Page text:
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Activists puzzled by Nagaa Hammadi arrest - Daily News Egypt

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Activists puzzled by Nagaa Hammadi arrest

CAIRO: Members of a group of activists arrested while en route to pay condolences to relatives of Coptic Christians murdered outside a church in Nagaa Hammadi on Jan. 6 say they are baffled by their treatment. “We were shocked and amazed, Shahinaz Abdel-Salam, one of the group of 18 activists released on Saturday afternoon, told …

CAIRO: Members of a group of activists arrested while en route to pay condolences to relatives of Coptic Christians murdered outside a church in Nagaa Hammadi on Jan. 6 say they are baffled by their treatment.

“We were shocked and amazed, Shahinaz Abdel-Salam, one of the group of 18 activists released on Saturday afternoon, told Daily News Egypt.

Abdel-Salam explained that the group of bloggers and activists were arrested at the Nagaa Hammadi train station, where they had arrived from Cairo.

The bloggers and activists say that one of the group was told by a district attorney during public prosecution office investigations that a police officer had drawn up an arrest warrant for six of the group members -Wael Abbas, Israa Abdel Fattah, Mostafa El-Naggar and Abdel-Salam herself – on the evening they were due to travel.

“The officer was told however that the arrest order could only be carried out while we were in the act [of traveling to Nagaa Hammadi], Abdel-Salam explained.

One of the group, a French national, Nadia Zinai, who does not speak Arabic was asked about her full name, which in Egyptian bureaucracy consists of three names.

“I tried to explain to the police officer that in France they have a different system, they only have two names, but he wouldn’t be persuaded, Abdel-Salam said.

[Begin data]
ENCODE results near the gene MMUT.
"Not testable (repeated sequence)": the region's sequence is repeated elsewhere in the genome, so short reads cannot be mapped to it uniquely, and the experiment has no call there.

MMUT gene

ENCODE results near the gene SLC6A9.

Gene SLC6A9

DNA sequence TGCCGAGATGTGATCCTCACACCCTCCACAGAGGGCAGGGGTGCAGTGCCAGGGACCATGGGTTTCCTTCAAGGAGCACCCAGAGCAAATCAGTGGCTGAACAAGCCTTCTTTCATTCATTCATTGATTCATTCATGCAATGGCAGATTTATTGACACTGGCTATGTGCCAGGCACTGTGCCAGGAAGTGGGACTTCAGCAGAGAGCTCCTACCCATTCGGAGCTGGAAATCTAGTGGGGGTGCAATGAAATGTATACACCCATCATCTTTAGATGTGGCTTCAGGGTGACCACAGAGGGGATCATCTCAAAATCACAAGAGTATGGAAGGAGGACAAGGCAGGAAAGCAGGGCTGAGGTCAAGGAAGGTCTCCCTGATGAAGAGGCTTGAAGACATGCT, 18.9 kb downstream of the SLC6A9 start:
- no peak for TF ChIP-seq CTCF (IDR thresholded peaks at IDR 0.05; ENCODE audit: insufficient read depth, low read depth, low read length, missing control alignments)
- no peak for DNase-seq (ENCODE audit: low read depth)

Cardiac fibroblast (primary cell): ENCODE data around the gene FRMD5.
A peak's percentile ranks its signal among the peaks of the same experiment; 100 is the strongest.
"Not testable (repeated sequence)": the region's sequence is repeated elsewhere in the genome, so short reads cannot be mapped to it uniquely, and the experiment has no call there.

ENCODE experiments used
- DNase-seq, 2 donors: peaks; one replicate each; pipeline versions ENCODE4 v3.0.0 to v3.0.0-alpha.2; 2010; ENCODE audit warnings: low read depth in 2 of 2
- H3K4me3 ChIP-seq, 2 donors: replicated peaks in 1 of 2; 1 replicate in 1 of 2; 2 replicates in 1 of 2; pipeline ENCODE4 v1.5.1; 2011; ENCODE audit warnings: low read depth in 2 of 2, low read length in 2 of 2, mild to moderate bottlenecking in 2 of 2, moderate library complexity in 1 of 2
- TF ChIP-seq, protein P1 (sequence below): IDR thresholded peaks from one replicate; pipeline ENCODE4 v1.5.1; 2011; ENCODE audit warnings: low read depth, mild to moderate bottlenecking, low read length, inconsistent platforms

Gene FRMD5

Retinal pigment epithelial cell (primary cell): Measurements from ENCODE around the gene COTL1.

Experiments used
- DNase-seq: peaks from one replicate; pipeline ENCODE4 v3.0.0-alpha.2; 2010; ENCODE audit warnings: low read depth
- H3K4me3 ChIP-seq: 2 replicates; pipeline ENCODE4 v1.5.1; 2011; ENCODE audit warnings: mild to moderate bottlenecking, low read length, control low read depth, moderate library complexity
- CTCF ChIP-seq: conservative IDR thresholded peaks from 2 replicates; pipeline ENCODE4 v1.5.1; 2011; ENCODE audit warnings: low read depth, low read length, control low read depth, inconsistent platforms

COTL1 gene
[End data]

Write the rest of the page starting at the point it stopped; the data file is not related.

“He ended up writing her name, Nadia Zinai, plus the first word he found listed after her name in her passport – ‘marron,’ which is French for brown and which is her eye color, [information included in French passports].

The group was taken from Nagaa Hammadi train station to Qena, an hour away, in a police truck. Their mobiles and ID cards were subsequently confiscated, though some of the girls in the group were able to conceal a camera and a mobile phone in their clothing, which they used to photograph the detention cell they were held in a Qena police station.

Abdel-Salam says that the male and female members of the group were separated and kept in two “disgusting, dirty cells. They were not allowed to telephone anyone, and were given one meal throughout the day of bread, cheese and halva.

“Nobody told us anything about what was going on, so at 2 pm the female members of the group decided to go on hunger strike, Abdel-Salam says.

When he went to the Qena public prosecution office to inquire, Osama Ghazaly Harb (one of the founders of the Democratic Front Party), who was part of a group who traveled to Nagaa Hammadi the same day as the group of bloggers were attempting to do so, was falsely told that the group was not there.

“Harb refused to leave the public prosecution office until we appeared, Abdel-Salam says.

The group was eventually brought before the public prosecution office the same evening, in groups of three, and informed that they may face charges of “inciting sectarian strife and taking part in an illegal gathering of more than five people.